DS: Not at all. I'm a coach now. That being said, I would love to play on the scout team every day if there weren't rules against it.


9.   Was it hard at first to be on the sidelines, as a coach and no longer a player?

DS: It was really hard at our first home game versus Louisiana Tech. I felt like a caged dog on the sidelines; I had all this energy and emotion that I wasn't able to release on the field. But I learned that running along the sidelines and screaming at the refs is a great way to unleash some of that energy.

10. What was it like, as a member of the coaching staff, playing spoiler and knocking no. 6 Houston out of a BCS bowl on national television?

DS: All season long, we've had the saying: "They don't know."  We knew that a lot of teams would view us as the underdog and we embraced that label; it proved to that "they didn't know" who we were and what the team was capable of doing on the field. The Conference USA championship game against Houston was amped up-expectations were high and we were focused on doing all the little things rights, like a national championship game at USF. We were excited after the win and everyone took a few moments to embrace the moment and the conference championship, but we were preparing for the bowl game later that night. A win against Nevada in the Sheraton Hawaii Bowl would give Southern Miss the first 12-win season in the history of the program, and that's what we're focused on now.


11. How did this season compare to your career at USF; compare, if you can, winning a D-I conference championship and going to a bowl game to winning one of your two national championships as a Cougar.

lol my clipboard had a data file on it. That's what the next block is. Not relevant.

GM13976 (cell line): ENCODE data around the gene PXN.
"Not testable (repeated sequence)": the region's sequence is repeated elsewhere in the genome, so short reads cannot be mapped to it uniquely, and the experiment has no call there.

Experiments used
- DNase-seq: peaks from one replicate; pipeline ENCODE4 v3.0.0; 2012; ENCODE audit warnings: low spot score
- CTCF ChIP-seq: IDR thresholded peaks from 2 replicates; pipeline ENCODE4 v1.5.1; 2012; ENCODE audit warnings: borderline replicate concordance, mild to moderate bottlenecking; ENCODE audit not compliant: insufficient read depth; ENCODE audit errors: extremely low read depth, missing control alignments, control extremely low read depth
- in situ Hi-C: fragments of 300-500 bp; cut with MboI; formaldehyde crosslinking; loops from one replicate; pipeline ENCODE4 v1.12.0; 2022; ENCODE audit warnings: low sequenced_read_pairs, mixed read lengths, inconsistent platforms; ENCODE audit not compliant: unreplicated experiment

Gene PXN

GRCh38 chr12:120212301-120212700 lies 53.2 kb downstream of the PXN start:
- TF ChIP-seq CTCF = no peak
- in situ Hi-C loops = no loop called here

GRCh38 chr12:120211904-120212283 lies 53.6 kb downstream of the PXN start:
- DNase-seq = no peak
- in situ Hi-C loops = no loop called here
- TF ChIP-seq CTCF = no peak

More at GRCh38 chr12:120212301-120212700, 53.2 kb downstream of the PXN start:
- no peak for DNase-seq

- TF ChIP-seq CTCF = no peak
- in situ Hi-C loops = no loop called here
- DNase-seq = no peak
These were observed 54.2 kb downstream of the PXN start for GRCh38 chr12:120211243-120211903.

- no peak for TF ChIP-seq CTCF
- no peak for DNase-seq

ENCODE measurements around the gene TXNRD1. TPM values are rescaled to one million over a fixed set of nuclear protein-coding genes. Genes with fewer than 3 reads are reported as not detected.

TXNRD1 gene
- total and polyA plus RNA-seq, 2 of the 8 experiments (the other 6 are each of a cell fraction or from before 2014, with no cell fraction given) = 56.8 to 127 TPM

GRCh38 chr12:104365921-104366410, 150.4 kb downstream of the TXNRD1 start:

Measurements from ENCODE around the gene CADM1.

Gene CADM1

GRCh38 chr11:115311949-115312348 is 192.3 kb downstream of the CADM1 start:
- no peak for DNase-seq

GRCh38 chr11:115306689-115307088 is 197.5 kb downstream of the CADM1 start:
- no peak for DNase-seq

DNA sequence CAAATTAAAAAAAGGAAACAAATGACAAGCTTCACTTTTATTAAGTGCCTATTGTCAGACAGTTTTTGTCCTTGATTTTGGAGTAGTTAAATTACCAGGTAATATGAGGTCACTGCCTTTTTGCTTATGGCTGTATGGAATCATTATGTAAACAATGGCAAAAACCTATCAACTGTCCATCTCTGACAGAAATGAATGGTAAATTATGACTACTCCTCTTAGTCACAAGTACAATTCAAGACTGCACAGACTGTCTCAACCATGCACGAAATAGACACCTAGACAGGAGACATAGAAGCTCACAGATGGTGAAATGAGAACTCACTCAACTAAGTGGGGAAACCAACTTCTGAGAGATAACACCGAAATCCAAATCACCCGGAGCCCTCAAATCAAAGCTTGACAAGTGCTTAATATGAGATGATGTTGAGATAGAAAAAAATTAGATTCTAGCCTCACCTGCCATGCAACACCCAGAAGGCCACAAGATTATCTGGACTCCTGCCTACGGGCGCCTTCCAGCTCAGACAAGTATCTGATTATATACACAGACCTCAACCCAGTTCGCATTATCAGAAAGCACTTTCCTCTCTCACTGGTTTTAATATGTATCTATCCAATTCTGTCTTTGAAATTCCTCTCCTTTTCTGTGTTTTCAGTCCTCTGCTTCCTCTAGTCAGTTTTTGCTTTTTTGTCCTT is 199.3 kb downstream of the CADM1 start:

DS: It's different, but in a lot of ways it's also very similar. Obviously, D-I has bigger stadiums, bigger teams, bigger coaching staffs, more travel-it's just built on a larger scale than the NAIA football model. But, I think that in terms of passion, emotion and energy, it's exactly the same. You see the same level intensity on the sidelines in NAIA and D-I, the players at both levels are flying around and working just as hard to make plays A lot of the players have asked me the same question, if D-I and NAIA football is the same, if one is better, etc. I tell them that NAIA football is just different. There's a part in the movie that Jason Dannelly made about the 2010 NAIA championship game, where they talk about how USF was one of the eight teams in the country, across all levels of football, competing for a national championship. That's how I feel.  I'm an NAIA linebacker who won four straight GPAC titles, played in four national championship games and won two titles; that's something I will always be very proud of.


12. I know you watched this season of Cougar football from a distance, what are your thoughts about how the transitional season went?


DS: I wasn't able to watch the games, since I was working at our football games or covering my other sports, but I still talk to Eric Anderson and some of the other guys. The losses were tough, especially the loss up at UND, but I think they proved that we will be able to compete at the NCAA D-II level. It will be interesting to see what happens in the Northern Sun Conference next season. I wish the guys all the best and hope that they keep the COO football traditions that still mean a lot to the older guys.
WATCH EXCLUSIVE
Live & On-demand
Audio and Video
COUGAR VIDEO LIVE EVENTS
No Live Events in the Near Future